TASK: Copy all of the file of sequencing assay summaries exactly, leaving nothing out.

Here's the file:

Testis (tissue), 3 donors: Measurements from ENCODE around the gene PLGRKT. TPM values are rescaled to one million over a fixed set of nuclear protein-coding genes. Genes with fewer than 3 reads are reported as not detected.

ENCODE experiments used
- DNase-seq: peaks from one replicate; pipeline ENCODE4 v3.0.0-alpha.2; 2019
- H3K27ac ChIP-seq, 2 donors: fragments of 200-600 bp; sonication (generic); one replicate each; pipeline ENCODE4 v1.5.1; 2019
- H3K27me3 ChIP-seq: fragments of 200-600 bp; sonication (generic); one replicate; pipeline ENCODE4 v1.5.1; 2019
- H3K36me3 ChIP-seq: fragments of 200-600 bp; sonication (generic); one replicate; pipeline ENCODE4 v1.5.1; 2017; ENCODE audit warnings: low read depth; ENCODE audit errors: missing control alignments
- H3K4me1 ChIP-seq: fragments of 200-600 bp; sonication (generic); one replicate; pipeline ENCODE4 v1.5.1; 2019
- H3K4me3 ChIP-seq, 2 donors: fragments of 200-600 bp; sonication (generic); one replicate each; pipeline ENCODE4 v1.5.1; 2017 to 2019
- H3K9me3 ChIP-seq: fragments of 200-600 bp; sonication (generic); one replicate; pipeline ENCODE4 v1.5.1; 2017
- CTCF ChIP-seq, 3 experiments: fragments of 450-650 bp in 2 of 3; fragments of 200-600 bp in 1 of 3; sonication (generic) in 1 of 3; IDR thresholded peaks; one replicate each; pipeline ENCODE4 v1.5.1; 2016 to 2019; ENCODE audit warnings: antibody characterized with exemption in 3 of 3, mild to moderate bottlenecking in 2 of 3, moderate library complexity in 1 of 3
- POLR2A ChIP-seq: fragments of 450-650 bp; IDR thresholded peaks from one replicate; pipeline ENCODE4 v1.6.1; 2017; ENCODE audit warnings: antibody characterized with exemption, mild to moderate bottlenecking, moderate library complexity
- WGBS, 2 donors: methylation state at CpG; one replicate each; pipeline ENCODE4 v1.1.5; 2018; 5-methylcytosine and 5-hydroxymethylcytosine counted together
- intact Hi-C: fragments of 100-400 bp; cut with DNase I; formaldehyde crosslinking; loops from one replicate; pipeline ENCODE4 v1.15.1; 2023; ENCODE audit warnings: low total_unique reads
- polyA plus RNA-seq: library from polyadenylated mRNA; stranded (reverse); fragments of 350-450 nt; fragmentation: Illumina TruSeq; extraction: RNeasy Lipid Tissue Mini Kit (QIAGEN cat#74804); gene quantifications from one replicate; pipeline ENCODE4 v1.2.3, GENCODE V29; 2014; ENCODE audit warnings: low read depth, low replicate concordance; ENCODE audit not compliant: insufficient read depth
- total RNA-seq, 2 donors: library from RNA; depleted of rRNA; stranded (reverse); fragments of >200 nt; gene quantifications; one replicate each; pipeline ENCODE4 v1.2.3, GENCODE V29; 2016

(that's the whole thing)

Testis (tissue), 3 donors: Measurements from ENCODE around the gene PLGRKT. TPM values are rescaled to one million over a fixed set of nuclear protein-coding genes. Genes with fewer than 3 reads are reported as not detected.

ENCODE experiments used
- DNase-seq: peaks from one replicate; pipeline ENCODE4 v3.0.0-alpha.2; 2019
- H3K27ac ChIP-seq, 2 donors: fragments of 200-600 bp; sonication (generic); one replicate each; pipeline ENCODE4 v1.5.1; 2019
- H3K27me3 ChIP-seq: fragments of 200-600 bp; sonication (generic); one replicate; pipeline ENCODE4 v1.5.1; 2019
- H3K36me3 ChIP-seq: fragments of 200-600 bp; sonication (generic); one replicate; pipeline ENCODE4 v1.5.1; 2017; ENCODE audit warnings: low read depth; ENCODE audit errors: missing control alignments
- H3K4me1 ChIP-seq: fragments of 200-600 bp; sonication (generic); one replicate; pipeline ENCODE4 v1.5.1; 2019
- H3K4me3 ChIP-seq, 2 donors: fragments of 200-600 bp; sonication (generic); one replicate each; pipeline ENCODE4 v1.5.1; 2017 to 2019
- H3K9me3 ChIP-seq: fragments of 200-600 bp; sonication (generic); one replicate; pipeline ENCODE4 v1.5.1; 2017
- CTCF ChIP-seq, 3 experiments: fragments of 450-650 bp in 2 of 3; fragments of 200-600 bp in 1 of 3; sonication (generic) in 1 of 3; IDR thresholded peaks; one replicate each; pipeline ENCODE4 v1.5.1; 2016 to 2019; ENCODE audit warnings: antibody characterized with exemption in 3 of 3, mild to moderate bottlenecking in 2 of 3, moderate library complexity in 1 of 3
- POLR2A ChIP-seq: fragments of 450-650 bp; IDR thresholded peaks from one replicate; pipeline ENCODE4 v1.6.1; 2017; ENCODE audit warnings: antibody characterized with exemption, mild to moderate bottlenecking, moderate library complexity
- WGBS, 2 donors: methylation state at CpG; one replicate each; pipeline ENCODE4 v1.1.5; 2018; 5-methylcytosine and 5-hydroxymethylcytosine counted together
- intact Hi-C: fragments of 100-400 bp; cut with DNase I; formaldehyde crosslinking; loops from one replicate; pipeline ENCODE4 v1.15.1; 2023; ENCODE audit warnings: low total_unique reads
- polyA plus RNA-seq: library from polyadenylated mRNA; stranded (reverse); fragments of 350-450 nt; fragmentation: Illumina TruSeq; extraction: RNeasy Lipid Tissue Mini Kit (QIAGEN cat#74804); gene quantifications from one replicate; pipeline ENCODE4 v1.2.3, GENCODE V29; 2014; ENCODE audit warnings: low read depth, low replicate concordance; ENCODE audit not compliant: insufficient read depth
- total RNA-seq, 2 donors: library from RNA; depleted of rRNA; stranded (reverse); fragments of >200 nt; gene quantifications; one replicate each; pipeline ENCODE4 v1.2.3, GENCODE V29; 2016